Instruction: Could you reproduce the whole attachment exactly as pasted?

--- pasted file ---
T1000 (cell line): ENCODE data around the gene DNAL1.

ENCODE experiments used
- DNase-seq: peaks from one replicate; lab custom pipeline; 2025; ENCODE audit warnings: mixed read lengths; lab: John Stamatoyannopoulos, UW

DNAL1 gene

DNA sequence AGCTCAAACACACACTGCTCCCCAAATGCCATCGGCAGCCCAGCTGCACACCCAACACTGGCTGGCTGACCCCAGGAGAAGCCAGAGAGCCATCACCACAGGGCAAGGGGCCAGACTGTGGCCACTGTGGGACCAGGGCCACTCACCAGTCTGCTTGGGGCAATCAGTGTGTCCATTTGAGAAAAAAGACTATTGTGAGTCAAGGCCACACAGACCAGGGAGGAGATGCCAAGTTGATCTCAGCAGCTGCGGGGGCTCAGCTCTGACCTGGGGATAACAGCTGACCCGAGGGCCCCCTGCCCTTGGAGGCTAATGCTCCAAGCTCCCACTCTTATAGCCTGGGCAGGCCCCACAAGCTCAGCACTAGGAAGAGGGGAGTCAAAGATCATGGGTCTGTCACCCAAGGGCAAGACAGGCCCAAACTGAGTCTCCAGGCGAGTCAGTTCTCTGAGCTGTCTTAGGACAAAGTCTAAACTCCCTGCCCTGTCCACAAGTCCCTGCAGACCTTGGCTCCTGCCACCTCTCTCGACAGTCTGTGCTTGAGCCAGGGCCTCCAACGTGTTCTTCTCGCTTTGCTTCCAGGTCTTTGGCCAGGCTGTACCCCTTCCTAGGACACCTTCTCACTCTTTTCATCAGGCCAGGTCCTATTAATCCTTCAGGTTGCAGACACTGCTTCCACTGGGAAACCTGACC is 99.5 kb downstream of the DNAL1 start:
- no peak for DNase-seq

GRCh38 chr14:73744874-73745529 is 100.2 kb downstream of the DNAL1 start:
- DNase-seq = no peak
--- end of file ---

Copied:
T1000 (cell line): ENCODE data around the gene DNAL1.

ENCODE experiments used
- DNase-seq: peaks from one replicate; lab custom pipeline; 2025; ENCODE audit warnings: mixed read lengths; lab: John Stamatoyannopoulos, UW

DNAL1 gene

DNA sequence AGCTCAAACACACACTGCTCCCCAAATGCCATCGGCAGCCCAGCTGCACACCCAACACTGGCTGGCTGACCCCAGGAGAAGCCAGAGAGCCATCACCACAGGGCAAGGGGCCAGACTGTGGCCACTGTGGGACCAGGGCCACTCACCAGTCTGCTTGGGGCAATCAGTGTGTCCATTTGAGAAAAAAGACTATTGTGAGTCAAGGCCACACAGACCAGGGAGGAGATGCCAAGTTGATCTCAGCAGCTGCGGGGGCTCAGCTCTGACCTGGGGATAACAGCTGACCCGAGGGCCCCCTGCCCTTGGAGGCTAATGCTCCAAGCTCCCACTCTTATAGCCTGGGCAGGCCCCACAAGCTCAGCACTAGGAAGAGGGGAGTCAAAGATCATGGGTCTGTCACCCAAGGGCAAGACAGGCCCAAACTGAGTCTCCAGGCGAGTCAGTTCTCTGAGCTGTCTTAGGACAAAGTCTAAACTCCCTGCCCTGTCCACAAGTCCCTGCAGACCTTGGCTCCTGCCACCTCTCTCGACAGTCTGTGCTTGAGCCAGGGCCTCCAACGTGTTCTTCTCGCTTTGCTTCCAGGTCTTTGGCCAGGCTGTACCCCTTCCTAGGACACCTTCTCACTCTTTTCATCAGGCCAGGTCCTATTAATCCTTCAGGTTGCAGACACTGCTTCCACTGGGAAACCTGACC is 99.5 kb downstream of the DNAL1 start:
- no peak for DNase-seq

GRCh38 chr14:73744874-73745529 is 100.2 kb downstream of the DNAL1 start:
- DNase-seq = no peak